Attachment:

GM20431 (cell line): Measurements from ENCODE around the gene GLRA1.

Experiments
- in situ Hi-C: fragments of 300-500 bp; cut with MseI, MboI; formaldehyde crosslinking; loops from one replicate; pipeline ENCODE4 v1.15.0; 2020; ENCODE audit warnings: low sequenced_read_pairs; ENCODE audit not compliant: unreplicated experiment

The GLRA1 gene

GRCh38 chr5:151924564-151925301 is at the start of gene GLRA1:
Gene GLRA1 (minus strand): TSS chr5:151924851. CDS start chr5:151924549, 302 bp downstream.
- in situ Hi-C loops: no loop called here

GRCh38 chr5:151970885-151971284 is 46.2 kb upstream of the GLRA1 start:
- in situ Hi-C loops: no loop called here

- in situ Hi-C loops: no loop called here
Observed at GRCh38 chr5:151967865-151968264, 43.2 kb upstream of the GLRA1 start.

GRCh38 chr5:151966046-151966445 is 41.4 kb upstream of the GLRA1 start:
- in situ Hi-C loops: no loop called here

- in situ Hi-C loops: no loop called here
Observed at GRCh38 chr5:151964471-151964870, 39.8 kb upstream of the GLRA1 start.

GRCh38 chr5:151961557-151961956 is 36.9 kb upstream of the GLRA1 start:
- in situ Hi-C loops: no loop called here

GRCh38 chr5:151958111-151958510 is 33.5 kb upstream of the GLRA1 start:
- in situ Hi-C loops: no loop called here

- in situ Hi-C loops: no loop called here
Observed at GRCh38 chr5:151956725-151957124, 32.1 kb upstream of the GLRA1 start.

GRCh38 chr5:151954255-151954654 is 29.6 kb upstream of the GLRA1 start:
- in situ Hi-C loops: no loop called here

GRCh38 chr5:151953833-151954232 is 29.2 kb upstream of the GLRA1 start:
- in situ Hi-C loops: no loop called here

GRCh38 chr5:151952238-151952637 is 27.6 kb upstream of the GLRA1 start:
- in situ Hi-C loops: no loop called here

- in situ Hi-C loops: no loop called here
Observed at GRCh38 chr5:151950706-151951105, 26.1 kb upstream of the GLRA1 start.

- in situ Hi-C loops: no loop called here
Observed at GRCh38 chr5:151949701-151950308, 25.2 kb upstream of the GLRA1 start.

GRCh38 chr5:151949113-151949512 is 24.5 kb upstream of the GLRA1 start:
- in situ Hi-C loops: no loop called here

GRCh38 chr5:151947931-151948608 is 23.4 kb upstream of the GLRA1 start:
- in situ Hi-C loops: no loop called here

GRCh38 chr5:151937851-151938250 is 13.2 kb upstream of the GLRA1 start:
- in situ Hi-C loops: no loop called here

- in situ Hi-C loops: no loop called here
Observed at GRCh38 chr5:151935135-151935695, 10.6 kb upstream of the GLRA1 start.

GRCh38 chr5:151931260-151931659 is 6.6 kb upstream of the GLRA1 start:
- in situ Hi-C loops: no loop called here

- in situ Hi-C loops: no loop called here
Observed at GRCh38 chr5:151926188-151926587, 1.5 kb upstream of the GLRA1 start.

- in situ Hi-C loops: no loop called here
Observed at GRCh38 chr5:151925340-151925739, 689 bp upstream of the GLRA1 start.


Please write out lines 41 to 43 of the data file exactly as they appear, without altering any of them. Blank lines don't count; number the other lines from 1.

- in situ Hi-C loops: no loop called here

- in situ Hi-C loops: no loop called here
Observed at GRCh38 chr5:151926188-151926587, 1.5 kb upstream of the GLRA1 start.